Law Schools

Increase in LSAT test takers is seen as evidence of 'Trump bump'

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President Donald Trump. Drop of Light /

The number of people taking the Law School Admission Test has increased this year, leading some to suggest the increase is driven by a “Trump bump.”

Would-be law students who are either buoyed by President Donald Trump or who oppose his policies see law school as a way to make a difference, the Chicago Tribune reports.

As evidence, the article cites statistics on the increase in people taking the Law School Admissions Test compared to the same time last year. The increase was 5.4 percent in February, 19.8 percent in June, and 10.7 percent in September. As of Oct. 30, the number of registrations for the December exam was 21.4 percent above the total at the same time last year.

Some legal educators say Trump’s travel ban has been one reason behind the increased interest. Lynn Page, a pre-law adviser at Northwestern University, tells the Tribune she has been seeing many students interested in law school, especially in the areas of immigration, environmental and public-interest law.

Amanda Noascono, assistant dean and director of admissions at DePaul University College of Law, sees another reason for increased interest in law school: Law schools are doing a better job of marketing themselves. She also notes that people are no longer limited in how often they can take the LSAT during a two-year period.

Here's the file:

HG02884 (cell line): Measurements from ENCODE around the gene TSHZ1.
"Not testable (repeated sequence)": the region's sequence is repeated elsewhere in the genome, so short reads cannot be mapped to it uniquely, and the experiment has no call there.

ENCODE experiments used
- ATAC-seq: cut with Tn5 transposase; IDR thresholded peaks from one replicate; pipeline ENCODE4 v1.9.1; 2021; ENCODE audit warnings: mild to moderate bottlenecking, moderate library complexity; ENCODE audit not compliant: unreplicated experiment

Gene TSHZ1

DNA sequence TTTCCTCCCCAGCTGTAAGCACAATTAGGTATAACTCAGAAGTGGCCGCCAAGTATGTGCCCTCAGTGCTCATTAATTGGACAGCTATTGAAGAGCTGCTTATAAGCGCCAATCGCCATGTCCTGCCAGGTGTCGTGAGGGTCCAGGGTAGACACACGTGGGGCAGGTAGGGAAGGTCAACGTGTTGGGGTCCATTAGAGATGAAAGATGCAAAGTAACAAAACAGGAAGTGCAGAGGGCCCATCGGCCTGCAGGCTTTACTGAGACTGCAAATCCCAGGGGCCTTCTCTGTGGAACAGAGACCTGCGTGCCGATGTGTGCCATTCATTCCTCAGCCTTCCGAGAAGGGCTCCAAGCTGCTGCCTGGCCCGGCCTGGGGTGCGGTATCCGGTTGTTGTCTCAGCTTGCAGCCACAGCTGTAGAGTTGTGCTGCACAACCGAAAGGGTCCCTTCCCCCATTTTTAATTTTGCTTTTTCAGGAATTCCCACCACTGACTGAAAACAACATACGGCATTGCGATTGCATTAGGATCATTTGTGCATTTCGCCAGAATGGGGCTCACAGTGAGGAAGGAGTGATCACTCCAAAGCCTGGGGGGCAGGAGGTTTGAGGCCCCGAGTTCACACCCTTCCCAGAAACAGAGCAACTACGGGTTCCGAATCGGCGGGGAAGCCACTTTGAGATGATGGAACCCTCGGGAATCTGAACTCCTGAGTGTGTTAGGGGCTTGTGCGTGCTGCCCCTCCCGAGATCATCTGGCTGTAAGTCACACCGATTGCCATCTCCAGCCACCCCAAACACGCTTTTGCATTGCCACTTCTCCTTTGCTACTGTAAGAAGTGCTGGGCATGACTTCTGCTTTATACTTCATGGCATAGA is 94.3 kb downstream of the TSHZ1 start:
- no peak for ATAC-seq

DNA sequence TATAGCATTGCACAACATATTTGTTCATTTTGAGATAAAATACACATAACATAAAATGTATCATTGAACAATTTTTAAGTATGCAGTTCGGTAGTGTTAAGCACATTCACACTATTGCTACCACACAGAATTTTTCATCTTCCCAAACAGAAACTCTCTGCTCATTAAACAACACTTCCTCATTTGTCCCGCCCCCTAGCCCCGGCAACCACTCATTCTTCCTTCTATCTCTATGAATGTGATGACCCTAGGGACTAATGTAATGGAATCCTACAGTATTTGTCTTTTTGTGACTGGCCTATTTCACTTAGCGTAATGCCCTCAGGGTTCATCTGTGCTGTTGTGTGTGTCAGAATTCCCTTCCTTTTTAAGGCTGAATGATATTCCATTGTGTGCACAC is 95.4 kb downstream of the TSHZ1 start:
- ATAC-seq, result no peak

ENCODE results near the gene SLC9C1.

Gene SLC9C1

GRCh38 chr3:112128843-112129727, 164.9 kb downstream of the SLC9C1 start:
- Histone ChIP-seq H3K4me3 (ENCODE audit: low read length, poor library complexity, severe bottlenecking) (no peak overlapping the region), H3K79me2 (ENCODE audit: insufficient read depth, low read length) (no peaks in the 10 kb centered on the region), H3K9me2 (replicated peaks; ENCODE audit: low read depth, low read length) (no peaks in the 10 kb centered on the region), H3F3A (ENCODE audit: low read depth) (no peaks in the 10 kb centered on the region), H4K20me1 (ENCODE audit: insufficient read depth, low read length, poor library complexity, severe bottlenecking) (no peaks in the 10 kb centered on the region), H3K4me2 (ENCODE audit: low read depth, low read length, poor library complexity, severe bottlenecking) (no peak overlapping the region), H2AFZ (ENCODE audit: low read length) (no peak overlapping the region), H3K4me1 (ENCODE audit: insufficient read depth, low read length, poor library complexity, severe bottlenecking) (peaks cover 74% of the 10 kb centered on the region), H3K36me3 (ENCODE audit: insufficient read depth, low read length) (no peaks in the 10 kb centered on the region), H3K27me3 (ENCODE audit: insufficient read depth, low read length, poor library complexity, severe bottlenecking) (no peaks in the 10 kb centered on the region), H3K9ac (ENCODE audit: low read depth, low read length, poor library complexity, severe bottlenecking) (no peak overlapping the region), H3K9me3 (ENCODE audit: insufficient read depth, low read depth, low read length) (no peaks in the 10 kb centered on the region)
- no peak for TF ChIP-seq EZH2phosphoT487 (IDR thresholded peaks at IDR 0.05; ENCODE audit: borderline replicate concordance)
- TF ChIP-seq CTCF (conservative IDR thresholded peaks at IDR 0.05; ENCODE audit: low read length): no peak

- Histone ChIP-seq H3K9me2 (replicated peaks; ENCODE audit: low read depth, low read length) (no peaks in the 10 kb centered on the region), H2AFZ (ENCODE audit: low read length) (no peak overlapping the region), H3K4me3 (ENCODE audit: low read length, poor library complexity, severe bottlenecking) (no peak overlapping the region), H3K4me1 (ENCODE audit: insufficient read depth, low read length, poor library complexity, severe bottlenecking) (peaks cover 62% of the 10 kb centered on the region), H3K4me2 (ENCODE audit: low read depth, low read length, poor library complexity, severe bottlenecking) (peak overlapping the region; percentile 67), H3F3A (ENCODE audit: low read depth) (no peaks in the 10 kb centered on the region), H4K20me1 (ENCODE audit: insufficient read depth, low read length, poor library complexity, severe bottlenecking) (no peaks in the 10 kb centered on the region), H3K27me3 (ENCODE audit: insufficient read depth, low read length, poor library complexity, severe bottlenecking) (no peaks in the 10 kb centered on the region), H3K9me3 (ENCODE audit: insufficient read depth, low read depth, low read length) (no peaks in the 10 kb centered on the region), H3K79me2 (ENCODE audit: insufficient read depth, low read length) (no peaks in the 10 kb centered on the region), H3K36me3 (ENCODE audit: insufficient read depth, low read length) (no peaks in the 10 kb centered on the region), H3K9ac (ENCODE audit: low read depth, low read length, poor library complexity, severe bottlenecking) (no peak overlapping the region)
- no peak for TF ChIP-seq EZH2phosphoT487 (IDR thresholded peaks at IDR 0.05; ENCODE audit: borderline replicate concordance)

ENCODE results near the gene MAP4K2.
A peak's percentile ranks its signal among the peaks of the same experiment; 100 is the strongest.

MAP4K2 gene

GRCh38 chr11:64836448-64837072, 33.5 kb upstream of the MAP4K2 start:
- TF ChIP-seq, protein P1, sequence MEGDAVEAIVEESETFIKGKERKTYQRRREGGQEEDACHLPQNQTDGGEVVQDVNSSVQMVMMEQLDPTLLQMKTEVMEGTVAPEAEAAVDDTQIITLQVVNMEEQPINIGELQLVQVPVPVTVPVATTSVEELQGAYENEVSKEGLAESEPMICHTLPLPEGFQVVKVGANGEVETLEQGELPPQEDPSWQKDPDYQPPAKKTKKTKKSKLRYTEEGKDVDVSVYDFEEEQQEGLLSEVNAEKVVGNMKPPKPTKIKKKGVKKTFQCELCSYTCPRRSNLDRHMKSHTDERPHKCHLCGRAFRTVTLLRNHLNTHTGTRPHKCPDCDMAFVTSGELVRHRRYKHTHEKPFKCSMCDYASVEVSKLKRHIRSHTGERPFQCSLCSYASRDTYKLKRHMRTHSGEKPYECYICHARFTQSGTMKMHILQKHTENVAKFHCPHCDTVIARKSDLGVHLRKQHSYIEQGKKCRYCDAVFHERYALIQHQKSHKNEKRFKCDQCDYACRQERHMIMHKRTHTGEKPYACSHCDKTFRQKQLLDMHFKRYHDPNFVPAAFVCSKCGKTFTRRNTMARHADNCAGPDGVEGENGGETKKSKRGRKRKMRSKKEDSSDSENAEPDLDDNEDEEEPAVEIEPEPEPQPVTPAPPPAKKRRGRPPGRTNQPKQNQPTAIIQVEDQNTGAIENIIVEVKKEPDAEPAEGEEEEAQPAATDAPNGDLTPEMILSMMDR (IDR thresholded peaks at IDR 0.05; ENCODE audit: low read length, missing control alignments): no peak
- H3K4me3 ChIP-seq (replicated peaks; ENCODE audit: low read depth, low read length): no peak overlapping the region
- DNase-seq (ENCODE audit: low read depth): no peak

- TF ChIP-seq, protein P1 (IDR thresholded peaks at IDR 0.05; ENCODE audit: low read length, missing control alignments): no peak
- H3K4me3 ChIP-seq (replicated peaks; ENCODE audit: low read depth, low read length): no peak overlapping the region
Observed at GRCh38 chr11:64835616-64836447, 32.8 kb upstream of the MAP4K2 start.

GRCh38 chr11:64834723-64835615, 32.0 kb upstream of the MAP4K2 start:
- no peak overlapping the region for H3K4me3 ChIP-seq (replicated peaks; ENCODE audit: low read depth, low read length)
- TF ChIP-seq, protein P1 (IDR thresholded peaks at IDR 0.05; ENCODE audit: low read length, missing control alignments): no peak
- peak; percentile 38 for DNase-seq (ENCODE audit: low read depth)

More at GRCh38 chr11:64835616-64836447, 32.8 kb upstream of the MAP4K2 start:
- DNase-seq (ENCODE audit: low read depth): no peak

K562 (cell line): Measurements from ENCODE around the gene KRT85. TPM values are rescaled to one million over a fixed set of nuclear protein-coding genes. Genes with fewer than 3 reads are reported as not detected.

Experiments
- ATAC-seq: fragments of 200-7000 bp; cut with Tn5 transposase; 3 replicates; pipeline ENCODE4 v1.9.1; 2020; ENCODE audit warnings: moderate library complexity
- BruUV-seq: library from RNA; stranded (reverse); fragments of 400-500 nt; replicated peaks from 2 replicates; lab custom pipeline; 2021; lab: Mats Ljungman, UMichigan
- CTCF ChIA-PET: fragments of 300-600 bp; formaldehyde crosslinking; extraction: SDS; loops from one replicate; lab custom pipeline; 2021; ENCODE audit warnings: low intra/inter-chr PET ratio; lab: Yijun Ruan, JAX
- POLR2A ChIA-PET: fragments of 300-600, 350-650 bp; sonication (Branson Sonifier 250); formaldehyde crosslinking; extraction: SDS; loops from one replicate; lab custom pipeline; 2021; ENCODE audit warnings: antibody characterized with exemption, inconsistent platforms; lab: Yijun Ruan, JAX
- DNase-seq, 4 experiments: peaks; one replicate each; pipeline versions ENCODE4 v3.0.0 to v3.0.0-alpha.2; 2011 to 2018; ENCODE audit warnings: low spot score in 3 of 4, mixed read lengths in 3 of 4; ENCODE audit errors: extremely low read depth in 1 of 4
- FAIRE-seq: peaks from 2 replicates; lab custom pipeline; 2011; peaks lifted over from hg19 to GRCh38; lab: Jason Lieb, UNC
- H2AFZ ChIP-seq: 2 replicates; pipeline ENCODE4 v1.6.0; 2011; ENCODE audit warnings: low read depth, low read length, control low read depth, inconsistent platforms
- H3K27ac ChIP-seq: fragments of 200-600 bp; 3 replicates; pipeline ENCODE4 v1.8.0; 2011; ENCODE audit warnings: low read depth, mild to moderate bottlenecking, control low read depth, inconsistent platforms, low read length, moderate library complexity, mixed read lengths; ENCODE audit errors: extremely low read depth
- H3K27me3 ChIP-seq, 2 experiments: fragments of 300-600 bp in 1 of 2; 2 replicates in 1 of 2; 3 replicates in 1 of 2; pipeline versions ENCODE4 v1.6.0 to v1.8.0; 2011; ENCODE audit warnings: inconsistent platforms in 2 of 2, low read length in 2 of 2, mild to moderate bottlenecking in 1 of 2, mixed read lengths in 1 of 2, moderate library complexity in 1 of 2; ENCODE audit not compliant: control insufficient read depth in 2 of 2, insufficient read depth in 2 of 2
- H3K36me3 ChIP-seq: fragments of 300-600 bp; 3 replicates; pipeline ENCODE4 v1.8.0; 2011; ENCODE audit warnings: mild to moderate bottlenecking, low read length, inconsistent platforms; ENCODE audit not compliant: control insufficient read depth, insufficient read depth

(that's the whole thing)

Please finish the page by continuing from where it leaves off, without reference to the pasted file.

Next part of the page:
Law schools contacted by the Tribune wouldn’t reveal whether the increased interest in the LSAT was translating into higher law school applications. But Don Rebstock, associate dean of strategic initiatives at Northwestern University’s Pritzker School of Law, offered a hint.

“It is still quite early in the process but I can say that we are outpacing the LSAT test-taker increase,” Rebstock told the Tribune.

The Tribune points out that the legal job market may not be able to absorb an increase in students. The Bureau of Labor Statistics predicts that lawyer employment is expected to grow about 9 percent between 2016 and 2026. “But there’s a catch,” the Tribune reports. “More people are graduating with law degrees than there are jobs available, making for a competitive job market.”

Hat tip to TaxProf Blog.

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